The United States, I want to emphasize, sees Greece as a hub for trade, energy, and infrastructure developments in Southeast Europe and the Eastern Mediterranean.

And in this regard, I particularly want to congratulate Prime Minister Tsipras on yesterday’s very successful visit to Skopje with a large delegation of Greek companies. That visit sent a message of hope to all of Europe, but also helped to validate the investment that the United States has made in our relationship with Greece as a pillar of regional stability and a driver of prosperity throughout the Western Balkans.

I understand that most of you are interested in learning how to tap into new export markets including in the United States, and AmCham, through its TradeUSA program, is working intensively with Greek companies to develop export expertise and understanding. In fact, TradeUSA held workshops just this week in Patra yesterday and Kalamata on Monday. And I should say having spent a lot of time in the Peloponnese including Patra last week, I am very pleased to see AMCHAM focusing on that region, and I certainly know how much potential there is to expand the region’s exports to the United States.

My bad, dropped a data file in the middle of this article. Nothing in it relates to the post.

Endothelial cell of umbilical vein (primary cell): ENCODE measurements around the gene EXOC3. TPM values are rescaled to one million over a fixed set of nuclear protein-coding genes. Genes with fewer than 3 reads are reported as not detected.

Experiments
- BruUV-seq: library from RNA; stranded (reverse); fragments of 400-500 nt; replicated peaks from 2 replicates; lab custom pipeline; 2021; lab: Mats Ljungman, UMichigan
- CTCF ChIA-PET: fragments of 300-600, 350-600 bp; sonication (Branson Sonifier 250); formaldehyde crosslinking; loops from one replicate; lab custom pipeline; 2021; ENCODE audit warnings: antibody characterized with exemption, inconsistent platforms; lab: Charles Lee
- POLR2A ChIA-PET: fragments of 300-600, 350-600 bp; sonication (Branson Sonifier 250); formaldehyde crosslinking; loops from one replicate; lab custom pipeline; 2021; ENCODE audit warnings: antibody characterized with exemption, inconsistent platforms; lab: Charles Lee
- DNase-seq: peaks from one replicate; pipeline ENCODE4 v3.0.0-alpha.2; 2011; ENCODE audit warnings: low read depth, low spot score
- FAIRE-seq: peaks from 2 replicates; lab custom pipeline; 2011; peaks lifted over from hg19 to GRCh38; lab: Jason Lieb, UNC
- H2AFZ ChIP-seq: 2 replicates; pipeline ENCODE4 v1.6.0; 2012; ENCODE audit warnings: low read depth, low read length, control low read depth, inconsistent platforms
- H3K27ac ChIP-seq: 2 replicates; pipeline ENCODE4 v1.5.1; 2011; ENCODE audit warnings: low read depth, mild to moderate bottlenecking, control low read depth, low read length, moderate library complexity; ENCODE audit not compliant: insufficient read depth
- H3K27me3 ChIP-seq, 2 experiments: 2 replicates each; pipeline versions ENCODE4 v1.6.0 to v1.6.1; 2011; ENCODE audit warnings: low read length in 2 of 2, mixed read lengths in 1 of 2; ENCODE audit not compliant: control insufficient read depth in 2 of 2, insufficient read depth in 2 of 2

More broadly, Greece has so much potential to grow its goods and services exports, and one of the goals of the Strategic Dialogue that we launched in December between our two countries is to unlock that commercial potential to build lasting bridges of trade investment between our two countries.

Besides having the world’s largest economy, the United States is also home to the largest Greek diaspora outside of the Hellenic Republic. This diaspora is one of the great strengths of the U.S.-Greece relationship – our people-to-people ties – and it’s an invaluable asset for those looking to export to the United States, especially entrepreneurs. And we’re gonna keep working on this.

Over the weekend, for instance, I was pleased to join the Panorama of Entrepreneurship, where I met with Greek CEOs and with Greece’s next generation of business leaders. We brought an American expert here to help with Greece’s growing startup community to help build networking and presentation skills.